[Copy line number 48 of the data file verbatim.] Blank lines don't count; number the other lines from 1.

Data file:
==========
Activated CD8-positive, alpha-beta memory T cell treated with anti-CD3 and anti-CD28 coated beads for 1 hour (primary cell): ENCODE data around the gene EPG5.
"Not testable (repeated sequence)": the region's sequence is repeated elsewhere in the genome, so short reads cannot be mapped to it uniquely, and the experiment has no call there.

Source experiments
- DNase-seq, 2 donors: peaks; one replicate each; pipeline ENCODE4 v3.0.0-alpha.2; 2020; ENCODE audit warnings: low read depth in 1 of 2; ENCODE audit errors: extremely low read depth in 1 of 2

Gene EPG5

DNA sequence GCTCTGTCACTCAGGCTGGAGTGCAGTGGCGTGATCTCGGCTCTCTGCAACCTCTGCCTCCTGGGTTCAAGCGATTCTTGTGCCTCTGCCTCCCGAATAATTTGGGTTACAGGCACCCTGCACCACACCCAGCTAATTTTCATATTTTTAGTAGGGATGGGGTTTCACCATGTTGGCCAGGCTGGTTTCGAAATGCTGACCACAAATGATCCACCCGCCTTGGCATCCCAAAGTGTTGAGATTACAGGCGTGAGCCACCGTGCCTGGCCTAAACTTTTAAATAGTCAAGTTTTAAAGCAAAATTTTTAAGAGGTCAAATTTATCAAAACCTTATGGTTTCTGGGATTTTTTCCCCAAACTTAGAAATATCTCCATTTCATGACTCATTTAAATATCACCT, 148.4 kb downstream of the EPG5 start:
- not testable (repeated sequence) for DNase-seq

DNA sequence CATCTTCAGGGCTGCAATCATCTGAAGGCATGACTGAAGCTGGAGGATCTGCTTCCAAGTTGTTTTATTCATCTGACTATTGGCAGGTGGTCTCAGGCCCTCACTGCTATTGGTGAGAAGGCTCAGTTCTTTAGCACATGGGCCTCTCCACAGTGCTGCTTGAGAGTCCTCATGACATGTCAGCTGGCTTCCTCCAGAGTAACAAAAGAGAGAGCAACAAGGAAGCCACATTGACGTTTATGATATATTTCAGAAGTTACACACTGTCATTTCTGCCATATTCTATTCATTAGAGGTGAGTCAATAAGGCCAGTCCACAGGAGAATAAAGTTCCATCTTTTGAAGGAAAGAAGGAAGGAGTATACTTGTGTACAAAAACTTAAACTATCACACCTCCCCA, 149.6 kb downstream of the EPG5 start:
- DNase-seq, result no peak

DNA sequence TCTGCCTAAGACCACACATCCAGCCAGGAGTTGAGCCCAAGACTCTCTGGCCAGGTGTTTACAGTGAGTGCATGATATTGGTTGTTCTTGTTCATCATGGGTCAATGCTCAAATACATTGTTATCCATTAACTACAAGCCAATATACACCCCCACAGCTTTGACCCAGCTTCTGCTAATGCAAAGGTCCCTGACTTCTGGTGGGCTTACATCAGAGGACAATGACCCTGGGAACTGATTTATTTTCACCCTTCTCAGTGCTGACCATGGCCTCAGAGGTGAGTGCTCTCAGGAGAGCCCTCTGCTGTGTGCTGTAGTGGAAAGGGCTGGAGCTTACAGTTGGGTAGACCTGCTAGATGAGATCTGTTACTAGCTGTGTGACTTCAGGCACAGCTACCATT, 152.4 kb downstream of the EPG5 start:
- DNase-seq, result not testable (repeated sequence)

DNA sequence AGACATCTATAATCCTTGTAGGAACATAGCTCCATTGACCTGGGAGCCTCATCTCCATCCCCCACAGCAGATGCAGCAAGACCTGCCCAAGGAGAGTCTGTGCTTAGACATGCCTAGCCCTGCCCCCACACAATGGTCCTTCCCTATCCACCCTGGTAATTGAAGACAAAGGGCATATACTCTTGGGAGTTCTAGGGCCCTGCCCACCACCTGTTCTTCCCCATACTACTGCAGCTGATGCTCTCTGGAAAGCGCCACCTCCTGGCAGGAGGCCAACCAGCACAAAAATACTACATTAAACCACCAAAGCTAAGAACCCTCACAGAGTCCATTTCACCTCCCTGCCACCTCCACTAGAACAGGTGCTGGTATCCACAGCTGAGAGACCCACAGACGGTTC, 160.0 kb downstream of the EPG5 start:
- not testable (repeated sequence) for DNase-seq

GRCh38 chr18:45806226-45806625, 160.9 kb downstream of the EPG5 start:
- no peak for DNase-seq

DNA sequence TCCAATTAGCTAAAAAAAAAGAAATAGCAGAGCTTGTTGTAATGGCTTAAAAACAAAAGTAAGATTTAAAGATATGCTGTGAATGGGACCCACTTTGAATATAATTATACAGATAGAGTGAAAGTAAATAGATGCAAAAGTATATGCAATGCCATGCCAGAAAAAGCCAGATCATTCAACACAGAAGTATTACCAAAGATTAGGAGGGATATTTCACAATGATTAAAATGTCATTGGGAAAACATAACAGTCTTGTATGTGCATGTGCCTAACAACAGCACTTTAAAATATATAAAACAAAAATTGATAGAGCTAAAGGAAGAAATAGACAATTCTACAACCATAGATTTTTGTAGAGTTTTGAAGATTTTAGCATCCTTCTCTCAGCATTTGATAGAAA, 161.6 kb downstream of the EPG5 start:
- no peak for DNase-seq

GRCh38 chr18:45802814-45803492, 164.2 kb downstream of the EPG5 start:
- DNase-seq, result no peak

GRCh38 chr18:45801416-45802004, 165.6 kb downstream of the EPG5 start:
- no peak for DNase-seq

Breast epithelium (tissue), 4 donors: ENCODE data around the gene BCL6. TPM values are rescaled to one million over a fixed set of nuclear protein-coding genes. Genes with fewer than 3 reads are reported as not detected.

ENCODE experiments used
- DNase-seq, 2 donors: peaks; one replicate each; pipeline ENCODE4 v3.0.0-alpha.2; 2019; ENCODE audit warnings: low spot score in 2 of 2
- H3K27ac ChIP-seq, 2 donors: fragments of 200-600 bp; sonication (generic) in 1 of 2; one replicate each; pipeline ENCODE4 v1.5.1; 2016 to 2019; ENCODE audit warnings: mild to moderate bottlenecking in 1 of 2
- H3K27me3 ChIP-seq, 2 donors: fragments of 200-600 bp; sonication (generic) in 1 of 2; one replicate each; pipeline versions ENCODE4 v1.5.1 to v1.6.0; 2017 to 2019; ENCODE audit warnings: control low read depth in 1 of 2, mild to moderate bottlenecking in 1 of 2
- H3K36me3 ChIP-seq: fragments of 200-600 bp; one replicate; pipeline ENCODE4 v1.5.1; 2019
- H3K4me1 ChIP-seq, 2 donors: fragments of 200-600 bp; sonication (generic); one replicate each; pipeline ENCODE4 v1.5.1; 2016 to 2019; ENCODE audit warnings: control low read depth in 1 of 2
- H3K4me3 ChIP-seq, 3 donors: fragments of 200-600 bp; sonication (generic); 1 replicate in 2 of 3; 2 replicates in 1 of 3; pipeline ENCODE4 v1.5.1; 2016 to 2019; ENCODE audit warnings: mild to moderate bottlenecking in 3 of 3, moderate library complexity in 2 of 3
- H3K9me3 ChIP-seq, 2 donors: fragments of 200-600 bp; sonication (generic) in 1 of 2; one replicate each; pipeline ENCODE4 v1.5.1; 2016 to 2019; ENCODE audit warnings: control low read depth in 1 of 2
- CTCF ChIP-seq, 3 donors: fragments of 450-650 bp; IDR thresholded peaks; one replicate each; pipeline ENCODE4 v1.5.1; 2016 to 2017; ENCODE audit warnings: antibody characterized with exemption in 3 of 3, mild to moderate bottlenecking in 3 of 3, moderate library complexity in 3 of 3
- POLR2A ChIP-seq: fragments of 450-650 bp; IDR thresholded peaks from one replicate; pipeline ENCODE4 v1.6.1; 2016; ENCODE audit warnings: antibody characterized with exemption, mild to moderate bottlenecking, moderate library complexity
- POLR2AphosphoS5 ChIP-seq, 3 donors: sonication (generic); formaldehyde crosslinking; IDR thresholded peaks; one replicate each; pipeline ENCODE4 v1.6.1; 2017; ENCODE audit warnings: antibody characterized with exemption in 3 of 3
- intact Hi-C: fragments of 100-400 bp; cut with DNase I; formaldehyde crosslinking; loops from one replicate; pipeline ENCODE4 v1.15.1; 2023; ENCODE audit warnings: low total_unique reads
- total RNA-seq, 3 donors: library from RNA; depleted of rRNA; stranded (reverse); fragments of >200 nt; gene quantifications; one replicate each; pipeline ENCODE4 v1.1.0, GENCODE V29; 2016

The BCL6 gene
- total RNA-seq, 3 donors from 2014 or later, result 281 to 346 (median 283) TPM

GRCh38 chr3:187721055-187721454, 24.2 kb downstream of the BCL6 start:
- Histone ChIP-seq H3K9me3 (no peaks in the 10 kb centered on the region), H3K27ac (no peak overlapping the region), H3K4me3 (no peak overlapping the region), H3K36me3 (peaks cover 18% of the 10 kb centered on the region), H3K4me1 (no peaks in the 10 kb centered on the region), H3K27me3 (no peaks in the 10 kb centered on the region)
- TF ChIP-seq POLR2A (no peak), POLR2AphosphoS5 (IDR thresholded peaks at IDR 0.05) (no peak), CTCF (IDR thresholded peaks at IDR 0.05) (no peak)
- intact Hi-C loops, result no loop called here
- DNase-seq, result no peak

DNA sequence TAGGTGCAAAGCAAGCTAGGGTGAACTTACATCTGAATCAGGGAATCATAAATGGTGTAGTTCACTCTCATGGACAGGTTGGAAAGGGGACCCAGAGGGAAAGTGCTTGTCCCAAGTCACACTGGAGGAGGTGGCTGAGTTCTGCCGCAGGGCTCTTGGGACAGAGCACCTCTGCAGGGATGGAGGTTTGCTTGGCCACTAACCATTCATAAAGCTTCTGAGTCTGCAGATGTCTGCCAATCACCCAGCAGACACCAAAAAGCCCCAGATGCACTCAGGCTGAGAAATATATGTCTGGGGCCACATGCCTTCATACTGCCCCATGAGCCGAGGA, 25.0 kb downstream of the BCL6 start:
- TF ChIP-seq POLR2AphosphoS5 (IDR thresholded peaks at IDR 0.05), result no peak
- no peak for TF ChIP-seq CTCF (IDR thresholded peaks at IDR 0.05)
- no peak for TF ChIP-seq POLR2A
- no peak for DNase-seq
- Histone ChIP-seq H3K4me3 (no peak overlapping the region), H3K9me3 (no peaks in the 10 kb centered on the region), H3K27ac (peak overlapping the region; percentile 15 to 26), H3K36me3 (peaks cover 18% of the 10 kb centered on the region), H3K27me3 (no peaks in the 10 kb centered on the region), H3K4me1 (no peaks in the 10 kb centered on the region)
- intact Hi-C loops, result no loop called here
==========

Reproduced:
- Histone ChIP-seq H3K4me3 (no peak overlapping the region), H3K9me3 (no peaks in the 10 kb centered on the region), H3K27ac (peak overlapping the region; percentile 15 to 26), H3K36me3 (peaks cover 18% of the 10 kb centered on the region), H3K27me3 (no peaks in the 10 kb centered on the region), H3K4me1 (no peaks in the 10 kb centered on the region)